The investors from China bought Old Thorns in 2014. “Around the same time, Martin discovered looking through the Farnham Herald, that the Home Park Estate was for sale for £5.5 million. He put in an offer that day, which was turned down, but we went to view it anyway. The estate included Home Park Farm with its dilapidated cattle buildings and land leased to the Liphook Equine Hospital. It also included a big country house, a couple of cottages and 160 acres of land. Martin said, ‘this is great, we could build an equestrian centre here!'” He alerted his partners to the opportunity and they decided to make the investment.
Mandy added: “Getting planning for the centre took three gruelling years and went to appeal. It would have been stupid not to push for it to happen. It’s a match made in heaven. We’ve got the financial backing, the expertise to build it and to run it — and we have one of the best equine veterinary hospitals in the world next door.”
Developer Martin Shaw’s hotel projects’ consultant Nick Tsiknas of Inside Out Architectural Consultants has achieved a “Grand Designs” type scheme for Home Park that would make TV presenter Kevin McLeod glow with delight. Specialist equestrian expertise for the internal stables layout and product sourcing that included the supply of the 40 German-manufactured Röwer & Rüb boxes, came from Dorset-based 21st Century Horse. The administrative/storage building and the two stable wings that it connects feature exposed wide-span ‘glulam’ timber beams. Extensive use has been made of fair-faced stock brickwork and exceptionally durable bamboo composite cladding and stainless steel. The stable roofs are insulated to prevent condensation problems and have apex roof lights along their length. All equine circulation areas are rubber surfaced and the boxes will have poured rubber compound floors. Wash-down areas, solariums and a top range Dutch SeBo-fitted furniture tack room all still await equipment, fitting-out or finishing touches.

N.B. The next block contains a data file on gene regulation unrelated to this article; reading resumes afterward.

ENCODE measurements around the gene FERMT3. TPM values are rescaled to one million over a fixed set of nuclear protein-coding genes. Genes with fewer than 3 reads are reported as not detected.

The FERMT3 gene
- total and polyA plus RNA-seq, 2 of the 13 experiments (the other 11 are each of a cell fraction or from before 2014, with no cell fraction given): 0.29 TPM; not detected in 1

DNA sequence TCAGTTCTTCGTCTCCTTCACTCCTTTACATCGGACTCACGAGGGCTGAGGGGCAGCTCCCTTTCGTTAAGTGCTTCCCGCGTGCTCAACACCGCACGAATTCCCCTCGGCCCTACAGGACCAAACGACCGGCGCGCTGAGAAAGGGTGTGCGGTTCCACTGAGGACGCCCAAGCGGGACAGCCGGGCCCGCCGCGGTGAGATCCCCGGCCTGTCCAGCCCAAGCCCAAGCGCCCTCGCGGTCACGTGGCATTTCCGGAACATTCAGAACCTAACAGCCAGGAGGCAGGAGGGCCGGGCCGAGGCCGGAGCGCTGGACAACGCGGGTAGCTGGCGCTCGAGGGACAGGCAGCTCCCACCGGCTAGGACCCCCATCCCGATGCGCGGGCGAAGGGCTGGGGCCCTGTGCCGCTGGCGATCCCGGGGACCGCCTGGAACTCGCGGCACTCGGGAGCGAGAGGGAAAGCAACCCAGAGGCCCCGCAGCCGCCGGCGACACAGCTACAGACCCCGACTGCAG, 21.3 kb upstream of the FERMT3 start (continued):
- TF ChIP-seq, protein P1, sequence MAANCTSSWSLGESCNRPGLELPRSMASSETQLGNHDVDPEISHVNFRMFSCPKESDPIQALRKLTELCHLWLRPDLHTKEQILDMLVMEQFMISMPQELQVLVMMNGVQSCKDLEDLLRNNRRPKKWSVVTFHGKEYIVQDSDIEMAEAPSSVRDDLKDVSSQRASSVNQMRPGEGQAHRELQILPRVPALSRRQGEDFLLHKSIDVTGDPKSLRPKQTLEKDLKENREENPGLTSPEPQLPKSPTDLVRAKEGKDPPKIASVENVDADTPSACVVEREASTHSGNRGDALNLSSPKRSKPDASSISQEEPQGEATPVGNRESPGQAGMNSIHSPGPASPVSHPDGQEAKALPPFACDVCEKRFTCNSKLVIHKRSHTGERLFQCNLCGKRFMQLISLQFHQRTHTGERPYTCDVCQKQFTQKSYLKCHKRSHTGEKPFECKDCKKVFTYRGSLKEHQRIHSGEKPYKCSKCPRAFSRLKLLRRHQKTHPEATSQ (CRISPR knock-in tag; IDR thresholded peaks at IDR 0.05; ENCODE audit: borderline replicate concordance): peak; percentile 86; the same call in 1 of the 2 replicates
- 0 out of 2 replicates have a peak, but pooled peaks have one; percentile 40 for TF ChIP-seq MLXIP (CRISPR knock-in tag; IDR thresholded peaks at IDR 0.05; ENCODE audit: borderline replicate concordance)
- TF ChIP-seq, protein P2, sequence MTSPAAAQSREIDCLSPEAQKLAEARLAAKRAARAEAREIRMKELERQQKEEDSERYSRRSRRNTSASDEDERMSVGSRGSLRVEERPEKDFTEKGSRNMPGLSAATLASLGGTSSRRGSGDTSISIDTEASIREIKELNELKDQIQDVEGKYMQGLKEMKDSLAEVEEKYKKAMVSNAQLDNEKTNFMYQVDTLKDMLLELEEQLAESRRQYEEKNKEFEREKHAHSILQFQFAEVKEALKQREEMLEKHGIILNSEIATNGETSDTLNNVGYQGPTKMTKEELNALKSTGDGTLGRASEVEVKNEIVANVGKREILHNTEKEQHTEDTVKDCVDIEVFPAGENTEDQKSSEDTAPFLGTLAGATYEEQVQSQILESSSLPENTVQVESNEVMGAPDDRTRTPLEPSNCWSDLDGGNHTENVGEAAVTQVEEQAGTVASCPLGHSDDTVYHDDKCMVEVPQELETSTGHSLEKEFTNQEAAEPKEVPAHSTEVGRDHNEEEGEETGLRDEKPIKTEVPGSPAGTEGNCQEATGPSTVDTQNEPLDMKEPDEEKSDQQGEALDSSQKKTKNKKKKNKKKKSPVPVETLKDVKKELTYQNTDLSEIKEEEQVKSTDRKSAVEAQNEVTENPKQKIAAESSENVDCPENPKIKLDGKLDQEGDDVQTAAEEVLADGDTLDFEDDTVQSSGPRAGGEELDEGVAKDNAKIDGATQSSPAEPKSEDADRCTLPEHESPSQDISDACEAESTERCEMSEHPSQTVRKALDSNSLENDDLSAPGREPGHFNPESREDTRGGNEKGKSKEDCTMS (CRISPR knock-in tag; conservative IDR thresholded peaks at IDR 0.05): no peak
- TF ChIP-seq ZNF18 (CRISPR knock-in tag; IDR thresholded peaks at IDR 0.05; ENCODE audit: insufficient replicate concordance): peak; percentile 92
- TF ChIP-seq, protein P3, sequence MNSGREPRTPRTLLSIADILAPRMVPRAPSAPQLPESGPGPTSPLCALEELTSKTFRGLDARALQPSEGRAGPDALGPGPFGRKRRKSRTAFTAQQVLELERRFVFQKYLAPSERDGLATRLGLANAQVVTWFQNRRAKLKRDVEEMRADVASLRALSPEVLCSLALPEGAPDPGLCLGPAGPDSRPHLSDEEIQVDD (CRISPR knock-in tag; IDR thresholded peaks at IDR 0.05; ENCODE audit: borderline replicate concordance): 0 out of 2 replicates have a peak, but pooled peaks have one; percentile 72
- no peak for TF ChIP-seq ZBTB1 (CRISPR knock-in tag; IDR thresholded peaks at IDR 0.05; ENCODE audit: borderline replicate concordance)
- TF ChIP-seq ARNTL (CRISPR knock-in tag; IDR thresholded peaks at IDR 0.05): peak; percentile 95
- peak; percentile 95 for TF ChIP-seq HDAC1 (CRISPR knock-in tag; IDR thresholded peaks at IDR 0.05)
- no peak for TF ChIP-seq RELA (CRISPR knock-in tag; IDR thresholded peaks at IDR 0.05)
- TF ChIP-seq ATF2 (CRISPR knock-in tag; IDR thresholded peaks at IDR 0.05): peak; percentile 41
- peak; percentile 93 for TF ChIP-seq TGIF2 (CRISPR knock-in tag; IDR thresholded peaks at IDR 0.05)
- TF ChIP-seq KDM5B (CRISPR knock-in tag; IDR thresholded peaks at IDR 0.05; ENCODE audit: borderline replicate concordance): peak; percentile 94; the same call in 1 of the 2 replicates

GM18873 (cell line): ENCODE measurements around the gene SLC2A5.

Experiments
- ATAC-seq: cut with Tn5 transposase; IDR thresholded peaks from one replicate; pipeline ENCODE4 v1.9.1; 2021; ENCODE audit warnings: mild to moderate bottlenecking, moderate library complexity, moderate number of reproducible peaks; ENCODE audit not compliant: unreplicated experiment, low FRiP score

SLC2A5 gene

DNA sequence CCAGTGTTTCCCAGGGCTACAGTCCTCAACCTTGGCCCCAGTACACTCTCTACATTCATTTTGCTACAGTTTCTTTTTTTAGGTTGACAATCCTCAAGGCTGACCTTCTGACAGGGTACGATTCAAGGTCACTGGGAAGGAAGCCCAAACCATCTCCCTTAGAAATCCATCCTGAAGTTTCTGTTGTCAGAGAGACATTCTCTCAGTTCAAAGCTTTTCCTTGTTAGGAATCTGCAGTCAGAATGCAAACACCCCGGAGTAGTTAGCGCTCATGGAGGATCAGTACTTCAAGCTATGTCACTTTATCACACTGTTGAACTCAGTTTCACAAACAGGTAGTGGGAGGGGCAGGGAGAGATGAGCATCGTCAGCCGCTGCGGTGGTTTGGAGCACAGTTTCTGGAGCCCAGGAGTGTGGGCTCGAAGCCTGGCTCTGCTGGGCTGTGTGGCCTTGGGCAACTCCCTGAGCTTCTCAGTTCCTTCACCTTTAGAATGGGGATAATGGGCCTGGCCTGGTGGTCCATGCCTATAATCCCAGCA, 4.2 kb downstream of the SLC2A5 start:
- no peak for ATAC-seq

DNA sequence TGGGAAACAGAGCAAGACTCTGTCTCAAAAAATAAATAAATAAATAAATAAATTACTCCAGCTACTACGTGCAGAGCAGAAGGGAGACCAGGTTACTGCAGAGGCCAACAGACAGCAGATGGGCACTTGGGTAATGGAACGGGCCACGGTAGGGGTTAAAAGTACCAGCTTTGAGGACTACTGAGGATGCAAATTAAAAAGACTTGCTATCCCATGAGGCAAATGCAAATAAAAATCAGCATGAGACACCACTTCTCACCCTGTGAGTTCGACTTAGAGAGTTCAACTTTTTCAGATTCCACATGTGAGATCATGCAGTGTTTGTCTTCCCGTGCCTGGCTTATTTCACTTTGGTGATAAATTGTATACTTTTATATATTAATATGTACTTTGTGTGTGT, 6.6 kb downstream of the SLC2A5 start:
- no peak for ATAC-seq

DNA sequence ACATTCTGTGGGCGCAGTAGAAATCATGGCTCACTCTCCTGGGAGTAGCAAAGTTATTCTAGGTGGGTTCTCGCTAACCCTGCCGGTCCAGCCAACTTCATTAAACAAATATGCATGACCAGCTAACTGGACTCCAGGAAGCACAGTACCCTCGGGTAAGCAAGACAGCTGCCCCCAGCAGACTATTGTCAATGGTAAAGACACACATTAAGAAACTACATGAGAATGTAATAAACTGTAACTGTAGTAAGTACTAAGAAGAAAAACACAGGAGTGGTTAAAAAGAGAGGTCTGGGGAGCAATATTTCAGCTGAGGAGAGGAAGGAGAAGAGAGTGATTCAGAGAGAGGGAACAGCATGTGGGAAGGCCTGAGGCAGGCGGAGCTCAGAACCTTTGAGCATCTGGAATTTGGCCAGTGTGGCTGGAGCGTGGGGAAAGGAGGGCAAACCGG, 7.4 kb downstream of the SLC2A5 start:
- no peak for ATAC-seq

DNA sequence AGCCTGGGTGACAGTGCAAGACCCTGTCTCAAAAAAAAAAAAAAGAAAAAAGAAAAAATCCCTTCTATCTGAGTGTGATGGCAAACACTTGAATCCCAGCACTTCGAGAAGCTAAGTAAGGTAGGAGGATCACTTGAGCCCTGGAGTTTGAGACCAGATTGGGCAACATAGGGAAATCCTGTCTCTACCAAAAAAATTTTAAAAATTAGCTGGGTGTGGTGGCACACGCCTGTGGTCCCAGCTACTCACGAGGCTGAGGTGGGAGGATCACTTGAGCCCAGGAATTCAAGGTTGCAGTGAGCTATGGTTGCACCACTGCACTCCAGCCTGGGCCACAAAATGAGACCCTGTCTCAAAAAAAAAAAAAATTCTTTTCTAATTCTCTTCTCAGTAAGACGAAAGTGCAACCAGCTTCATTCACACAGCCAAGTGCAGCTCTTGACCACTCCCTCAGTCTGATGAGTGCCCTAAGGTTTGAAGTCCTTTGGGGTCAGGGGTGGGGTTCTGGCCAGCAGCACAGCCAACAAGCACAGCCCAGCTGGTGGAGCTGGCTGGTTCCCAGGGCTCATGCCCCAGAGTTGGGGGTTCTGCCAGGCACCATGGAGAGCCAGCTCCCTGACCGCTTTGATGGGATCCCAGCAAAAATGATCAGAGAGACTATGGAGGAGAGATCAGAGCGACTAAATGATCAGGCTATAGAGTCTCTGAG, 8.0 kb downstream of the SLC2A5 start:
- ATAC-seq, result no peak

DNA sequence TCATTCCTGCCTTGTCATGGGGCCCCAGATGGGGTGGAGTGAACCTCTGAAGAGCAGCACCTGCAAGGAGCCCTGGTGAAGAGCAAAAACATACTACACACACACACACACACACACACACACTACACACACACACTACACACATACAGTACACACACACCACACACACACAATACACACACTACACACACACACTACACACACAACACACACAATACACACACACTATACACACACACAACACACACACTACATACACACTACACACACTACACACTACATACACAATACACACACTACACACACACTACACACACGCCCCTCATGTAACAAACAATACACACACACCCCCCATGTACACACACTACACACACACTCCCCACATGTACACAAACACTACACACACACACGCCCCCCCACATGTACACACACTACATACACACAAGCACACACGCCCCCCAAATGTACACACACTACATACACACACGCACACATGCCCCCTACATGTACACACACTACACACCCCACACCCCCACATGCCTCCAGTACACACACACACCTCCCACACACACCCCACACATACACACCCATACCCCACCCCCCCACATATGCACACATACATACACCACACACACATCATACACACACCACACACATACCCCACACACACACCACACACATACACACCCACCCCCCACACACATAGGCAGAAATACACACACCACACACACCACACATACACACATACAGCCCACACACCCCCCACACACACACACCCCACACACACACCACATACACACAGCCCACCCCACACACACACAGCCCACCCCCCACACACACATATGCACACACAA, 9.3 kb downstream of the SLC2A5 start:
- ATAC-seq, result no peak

Outside, the site of the massive 150 by 80m arena has been cleared and levelled ready for this year’s construction season, while the two individually fenced 60m x 20m Martin Collins-surfaced outdoor manèges already completed will eventually serve as schooling or warming-up areas on show days. A 70m x 40m indoor arena will be housed in a building that will also serve as a luxury club house. Club house facilities include spectator seating both on one long side of the indoor arena and over the short ends of the four outdoor dressage arenas — with additional outdoor terrace viewing.
The intention is to install a “Film-Me” video system based on rider wrist bands that will be able to record training sessions, individual tests or there can be competition internet viewing. The building’s other facilities will include reception, a tack shop, restaurant/cafeteria, visitor toilets and showers. Mandy, whose son Louie is a Southern ‘Fledgling’ rider, comments: “If we run overnight training camps, pony club camps or overnight shows, there will be somewhere on site when people can have a shower and get a decent meal.”
Mandy is full of ideas to exploit the revenue-generating opportunities presented by the centre. She took a practical interest in horse welfare in Qatar and also the horses she got given mostly came to her with health or soundness problems. She says that at the racing stables she was always full of questions for the vets who looked after the important equine residents.
The proximity of Home Park Equestrian to the Liphook Equine Hospital makes equine rehabilitation, with the possible installation of an aqua treadmill and other therapy facilities, something also being considered.
“Most of all,” Mandy says: “I want to run premier competitions here with an emphasis on filling the huge gap in the Southern BD dressage scene. I have worked in some amazing yards and I want this to be one, too. I want it to be an immaculate venue and for people who want to keep their horses in a very high end livery and training environment.”
© Celia Cadwallader, 26 January 2018